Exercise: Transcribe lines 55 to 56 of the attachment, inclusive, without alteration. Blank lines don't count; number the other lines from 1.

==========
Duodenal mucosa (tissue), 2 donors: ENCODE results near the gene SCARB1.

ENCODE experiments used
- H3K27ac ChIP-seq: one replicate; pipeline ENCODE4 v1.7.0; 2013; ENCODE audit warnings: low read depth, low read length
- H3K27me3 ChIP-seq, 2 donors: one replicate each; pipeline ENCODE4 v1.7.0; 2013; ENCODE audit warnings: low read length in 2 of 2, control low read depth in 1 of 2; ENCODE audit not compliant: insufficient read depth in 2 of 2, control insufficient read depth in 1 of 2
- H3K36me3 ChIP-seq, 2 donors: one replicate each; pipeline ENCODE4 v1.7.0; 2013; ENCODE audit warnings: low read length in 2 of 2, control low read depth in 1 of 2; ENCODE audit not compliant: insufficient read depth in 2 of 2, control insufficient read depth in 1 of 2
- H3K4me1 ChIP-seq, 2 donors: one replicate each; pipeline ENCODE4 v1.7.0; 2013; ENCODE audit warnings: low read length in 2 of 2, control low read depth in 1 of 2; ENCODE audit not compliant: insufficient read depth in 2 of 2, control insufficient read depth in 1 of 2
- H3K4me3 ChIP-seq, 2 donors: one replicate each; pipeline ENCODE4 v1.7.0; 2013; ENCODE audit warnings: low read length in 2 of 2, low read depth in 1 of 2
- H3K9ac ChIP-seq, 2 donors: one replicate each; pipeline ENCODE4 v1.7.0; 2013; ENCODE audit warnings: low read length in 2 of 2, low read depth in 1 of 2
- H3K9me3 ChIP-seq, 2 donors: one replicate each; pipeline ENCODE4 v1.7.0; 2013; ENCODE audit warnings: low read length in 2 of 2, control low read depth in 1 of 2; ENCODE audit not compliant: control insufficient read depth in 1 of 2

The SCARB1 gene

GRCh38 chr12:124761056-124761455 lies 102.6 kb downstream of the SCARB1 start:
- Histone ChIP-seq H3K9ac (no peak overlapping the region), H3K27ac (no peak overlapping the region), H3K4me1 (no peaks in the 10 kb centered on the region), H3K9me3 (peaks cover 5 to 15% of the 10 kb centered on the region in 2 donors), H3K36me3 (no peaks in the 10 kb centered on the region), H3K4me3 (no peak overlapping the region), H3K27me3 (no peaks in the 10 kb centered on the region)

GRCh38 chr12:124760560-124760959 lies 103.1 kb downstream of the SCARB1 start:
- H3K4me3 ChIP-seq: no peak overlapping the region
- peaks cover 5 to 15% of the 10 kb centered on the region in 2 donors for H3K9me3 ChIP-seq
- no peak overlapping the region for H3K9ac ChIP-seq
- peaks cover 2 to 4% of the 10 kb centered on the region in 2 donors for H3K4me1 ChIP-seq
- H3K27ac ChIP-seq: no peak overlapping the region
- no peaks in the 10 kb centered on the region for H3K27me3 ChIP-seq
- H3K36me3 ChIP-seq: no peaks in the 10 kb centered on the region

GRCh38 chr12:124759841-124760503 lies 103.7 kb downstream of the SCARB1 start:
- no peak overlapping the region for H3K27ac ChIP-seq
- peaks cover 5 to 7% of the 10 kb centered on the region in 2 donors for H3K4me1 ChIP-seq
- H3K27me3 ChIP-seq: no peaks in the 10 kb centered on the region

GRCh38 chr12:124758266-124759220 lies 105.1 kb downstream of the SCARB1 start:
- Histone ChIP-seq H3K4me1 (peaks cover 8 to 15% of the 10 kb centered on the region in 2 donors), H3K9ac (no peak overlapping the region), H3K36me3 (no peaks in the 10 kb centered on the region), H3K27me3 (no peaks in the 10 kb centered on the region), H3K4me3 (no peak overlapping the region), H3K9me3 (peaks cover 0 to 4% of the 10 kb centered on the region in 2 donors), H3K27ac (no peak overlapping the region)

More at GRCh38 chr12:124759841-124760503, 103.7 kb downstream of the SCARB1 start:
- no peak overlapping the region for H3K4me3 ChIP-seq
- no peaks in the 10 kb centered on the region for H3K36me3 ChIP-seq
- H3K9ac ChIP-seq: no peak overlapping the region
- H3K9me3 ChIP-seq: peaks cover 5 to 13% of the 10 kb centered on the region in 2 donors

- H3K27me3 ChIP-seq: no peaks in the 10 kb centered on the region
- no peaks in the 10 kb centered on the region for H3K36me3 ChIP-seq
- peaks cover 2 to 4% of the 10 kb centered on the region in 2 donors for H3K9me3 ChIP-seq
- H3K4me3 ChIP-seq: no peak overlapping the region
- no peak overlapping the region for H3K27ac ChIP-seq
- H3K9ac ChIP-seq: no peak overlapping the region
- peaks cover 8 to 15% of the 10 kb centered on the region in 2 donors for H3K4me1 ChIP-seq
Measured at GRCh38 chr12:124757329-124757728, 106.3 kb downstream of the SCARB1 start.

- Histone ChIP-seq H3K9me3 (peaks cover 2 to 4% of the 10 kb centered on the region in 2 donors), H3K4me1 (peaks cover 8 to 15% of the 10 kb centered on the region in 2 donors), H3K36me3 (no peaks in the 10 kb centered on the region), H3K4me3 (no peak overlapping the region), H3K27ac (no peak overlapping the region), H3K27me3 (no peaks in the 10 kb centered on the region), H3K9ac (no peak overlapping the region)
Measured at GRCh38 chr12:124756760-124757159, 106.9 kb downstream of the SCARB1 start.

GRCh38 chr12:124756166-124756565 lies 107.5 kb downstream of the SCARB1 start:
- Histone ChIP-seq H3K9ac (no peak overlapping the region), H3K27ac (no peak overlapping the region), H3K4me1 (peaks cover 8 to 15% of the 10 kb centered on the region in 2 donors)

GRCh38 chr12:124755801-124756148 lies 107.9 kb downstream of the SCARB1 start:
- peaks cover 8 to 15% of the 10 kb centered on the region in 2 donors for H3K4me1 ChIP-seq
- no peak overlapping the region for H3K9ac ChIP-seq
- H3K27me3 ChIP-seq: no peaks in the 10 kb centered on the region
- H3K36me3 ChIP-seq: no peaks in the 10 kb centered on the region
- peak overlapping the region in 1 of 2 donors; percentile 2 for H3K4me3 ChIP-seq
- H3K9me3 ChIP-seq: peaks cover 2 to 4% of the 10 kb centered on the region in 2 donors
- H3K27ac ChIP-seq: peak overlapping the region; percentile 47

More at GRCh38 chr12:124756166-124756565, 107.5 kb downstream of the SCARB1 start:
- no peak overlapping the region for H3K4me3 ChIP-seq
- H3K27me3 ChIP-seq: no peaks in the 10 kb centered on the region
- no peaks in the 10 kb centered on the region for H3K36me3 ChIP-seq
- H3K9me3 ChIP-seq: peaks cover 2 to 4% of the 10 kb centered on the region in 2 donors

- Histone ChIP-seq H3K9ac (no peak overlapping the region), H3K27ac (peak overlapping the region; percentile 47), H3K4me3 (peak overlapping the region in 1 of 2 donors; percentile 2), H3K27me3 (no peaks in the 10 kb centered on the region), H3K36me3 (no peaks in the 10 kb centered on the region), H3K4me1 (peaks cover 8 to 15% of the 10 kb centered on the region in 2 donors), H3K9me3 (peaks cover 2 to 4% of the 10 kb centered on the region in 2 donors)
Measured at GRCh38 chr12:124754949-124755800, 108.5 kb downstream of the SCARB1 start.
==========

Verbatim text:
- no peaks in the 10 kb centered on the region for H3K36me3 ChIP-seq
- H3K9me3 ChIP-seq: peaks cover 2 to 4% of the 10 kb centered on the region in 2 donors